Eva Rose York Bible Training and Technical School for Women
| Andhra Pradesh|
Tuni is a undeveloped city in East Godavari district in the Indian state of Andhra Pradesh. It is a major commercial marketing center for more than forty surrounding villages in the district. Tuni is known for mango export, with nearly 250 varieties of mangoes. It is also famous for betel leaves, jute bags, Cashew nuts are major produced variety in Tuni.
Tuni may be a historical site dated back to 1st century CE in connection with Buddhism, which flourished in the nearby hillocks and villages such as Gopalapatnam, Satyavaram and KummariLova nearby to the city of Tuni on the banks of Thandava River. The Buddhist monks would have resided in Kummarilova village (Kummararam) from the 2nd century CE to 6th century CE and propagated Buddhism. The Buddhist aramas and stupas found in the village are testimony for their presence, they said. This village is being called Panchasheela Buddhist centre as five Buddhist stupas were found here in recent times. Archaeology authorities have found a Buddhist site at Kummarilova of Tuni during a general survey carried out recently in the area.
Modern History is in connection with the Kshatriyas of Vatsavai Dynasty, where it was a PARGANA(a sub-division in 15 th Century) in Keemarseema, and after the division it became the capital of KOTTAM ESTATE, Tuni is a famous marketplace since 19th century CE. Tuni Railway station has an important prominence on the Howrah-Madras railway line during the time of British India and also after Independence.
Tuni is located at 17.35°N 82.55°E. It has an average elevation of 16 metres (46 ft)
A famous and one of the oldest sugar factories of Andhra Pradesh Tandava sugars is located here.A large number of handloom industries, about a 20 cashew nut industries ,hetero industries and other 10 chemical industries are located here.
Annavaram, a sacred place of Lord Satyanarayana Swamy is an 18 km drive from Tuni. Sri Talupulamma Lova Temple, a sacred place of Goddess Talupulamma Talli. Seacoast and a lighthouse for ships at Pentakota village, located at 11.5 km.
Tunisian cuisine, the cuisine of Tunisia, is a blend of Mediterranean and desert dwellers culinary traditions. Its distinctive spicy fieriness comes from the many civilizations which have ruled the land now known as Tunisia: Romans, Arabs, Turkish, French, and the native Punics-Berber people. Many of the cooking styles and utensils began to take shape when the ancient tribes were nomads. Nomadic people were limited in their cooking implements by what pots and pans they could carry with them. A tagine in Tunisia, is very different from the moroccan dish. It is a type of a pie dish, made out of eggs, meat and vegetables, similar to the Italian frittata or the eggah. Pork is not traditionally used since its consumption is forbidden in the Sharia, the religious laws of Islam.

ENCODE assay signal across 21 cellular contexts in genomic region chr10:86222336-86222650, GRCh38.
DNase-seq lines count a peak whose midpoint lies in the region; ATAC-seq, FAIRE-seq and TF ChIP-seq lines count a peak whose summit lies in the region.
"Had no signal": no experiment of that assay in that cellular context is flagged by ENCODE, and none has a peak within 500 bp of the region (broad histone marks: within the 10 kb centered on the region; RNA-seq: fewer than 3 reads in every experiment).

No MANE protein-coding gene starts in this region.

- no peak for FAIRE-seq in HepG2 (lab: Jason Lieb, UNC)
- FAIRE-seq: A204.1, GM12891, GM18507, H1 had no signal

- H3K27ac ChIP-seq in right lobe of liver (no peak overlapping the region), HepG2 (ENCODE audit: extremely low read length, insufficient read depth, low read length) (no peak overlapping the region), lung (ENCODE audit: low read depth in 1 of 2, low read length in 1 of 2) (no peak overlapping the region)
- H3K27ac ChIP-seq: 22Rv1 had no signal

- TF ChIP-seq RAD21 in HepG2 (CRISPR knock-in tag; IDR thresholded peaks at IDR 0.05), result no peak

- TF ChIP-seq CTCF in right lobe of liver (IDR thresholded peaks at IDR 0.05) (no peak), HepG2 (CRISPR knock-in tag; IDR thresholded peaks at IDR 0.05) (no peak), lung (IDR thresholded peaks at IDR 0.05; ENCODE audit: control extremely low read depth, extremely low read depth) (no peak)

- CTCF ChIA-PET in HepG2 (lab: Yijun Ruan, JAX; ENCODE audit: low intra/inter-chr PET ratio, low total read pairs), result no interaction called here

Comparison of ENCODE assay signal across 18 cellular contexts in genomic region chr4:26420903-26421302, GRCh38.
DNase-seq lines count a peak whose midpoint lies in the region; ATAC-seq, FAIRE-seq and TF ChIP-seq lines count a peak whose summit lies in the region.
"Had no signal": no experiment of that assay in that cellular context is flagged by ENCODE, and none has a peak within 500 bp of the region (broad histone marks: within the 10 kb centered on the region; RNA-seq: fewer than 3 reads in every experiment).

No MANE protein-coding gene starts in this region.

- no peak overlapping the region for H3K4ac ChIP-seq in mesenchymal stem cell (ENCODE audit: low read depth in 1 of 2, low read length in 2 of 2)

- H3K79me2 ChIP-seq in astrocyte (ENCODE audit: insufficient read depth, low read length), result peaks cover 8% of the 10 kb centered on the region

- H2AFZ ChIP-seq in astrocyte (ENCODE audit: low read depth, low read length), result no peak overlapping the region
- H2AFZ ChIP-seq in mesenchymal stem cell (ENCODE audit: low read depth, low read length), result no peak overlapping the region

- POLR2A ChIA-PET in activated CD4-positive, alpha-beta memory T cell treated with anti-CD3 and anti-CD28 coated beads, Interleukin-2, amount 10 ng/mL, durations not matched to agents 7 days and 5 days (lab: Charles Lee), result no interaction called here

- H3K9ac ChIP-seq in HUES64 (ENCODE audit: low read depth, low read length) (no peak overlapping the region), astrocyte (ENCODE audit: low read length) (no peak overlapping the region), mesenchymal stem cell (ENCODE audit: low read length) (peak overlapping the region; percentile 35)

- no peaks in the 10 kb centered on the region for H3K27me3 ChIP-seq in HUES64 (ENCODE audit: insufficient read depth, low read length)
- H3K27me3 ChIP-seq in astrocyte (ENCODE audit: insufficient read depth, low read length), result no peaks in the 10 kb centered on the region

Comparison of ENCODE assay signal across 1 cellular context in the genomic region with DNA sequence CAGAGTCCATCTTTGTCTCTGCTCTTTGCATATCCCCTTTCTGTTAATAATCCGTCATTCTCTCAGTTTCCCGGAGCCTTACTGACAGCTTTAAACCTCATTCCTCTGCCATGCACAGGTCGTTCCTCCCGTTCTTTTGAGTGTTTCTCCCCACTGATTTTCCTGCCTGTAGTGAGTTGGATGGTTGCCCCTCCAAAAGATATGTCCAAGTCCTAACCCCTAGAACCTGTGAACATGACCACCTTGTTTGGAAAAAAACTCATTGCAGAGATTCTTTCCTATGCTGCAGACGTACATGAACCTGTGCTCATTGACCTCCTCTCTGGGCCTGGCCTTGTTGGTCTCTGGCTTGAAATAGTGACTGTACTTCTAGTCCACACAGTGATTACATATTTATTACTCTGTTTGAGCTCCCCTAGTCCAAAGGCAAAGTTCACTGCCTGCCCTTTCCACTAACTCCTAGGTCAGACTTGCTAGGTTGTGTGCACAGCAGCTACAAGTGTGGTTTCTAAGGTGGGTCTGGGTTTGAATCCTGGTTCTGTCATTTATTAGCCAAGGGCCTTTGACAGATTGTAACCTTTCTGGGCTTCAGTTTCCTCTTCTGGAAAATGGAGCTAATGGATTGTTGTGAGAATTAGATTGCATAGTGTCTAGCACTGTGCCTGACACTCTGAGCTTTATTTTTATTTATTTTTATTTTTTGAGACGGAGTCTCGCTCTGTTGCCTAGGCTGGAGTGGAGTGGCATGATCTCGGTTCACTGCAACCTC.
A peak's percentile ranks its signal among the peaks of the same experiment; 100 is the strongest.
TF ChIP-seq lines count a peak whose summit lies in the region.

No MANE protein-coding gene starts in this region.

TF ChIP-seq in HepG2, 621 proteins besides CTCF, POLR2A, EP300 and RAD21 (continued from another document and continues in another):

The openness to tourism also brought international cuisines, like the chinese, indian, japanese cuisine, or fast-food. Moreover the intensification of commercial exchanges with Europe and the rest of the world, makes available products until then, unknown or unusual.
Like all countries in the Mediterranean basin, Tunisia offers a "sun cuisine," based mainly on olive oil, spices, tomatoes, seafood and meat.
Unlike other North African cuisine, Tunisian food is quite spicy. A popular condiment and ingredient which is used extensively in Tunisian cooking, harissa, is a mix of spices commonly sold together, a paste containing the same spices, or the most important ingredient in the sauce which takes its name from the spices used. Westernised harissa almost always uses red chilis because of the trouble obtaining "black cumin" which is significantly different from standard cumin. Black cumin is readily available in the mediterranean and middle east and there are many people that say harissa is only "real" if it contains black cumin rather than chilis, which are not native to the region. Other common spices include cumin or cumin seeds, garlic, caraway seeds, coriander seeds, and paprika or smoked paprika. A recipe for the sauce includes red chili peppers and garlic, flavoured with coriander, cumin, olive oil and often tomatoes. There is an old wives tale that says a husband can judge his wifes affections by the amount of hot peppers she uses when preparing his food. If the food becomes bland then a man may believe that his wife no longer loves him. However when the food is prepared for guests the hot peppers are often toned down to suit the possibly more delicate palate of the visitor. Like harissa or chili peppers, the tomato is also an ingredient integral to the cuisine of Tunisia. Tuna, eggs, olives and various varieties of pasta, cereals, herbs and spices are also ingredients which feature prominently in Tunisian cooking.
Tunisian culinary ingredients include the following typical elements: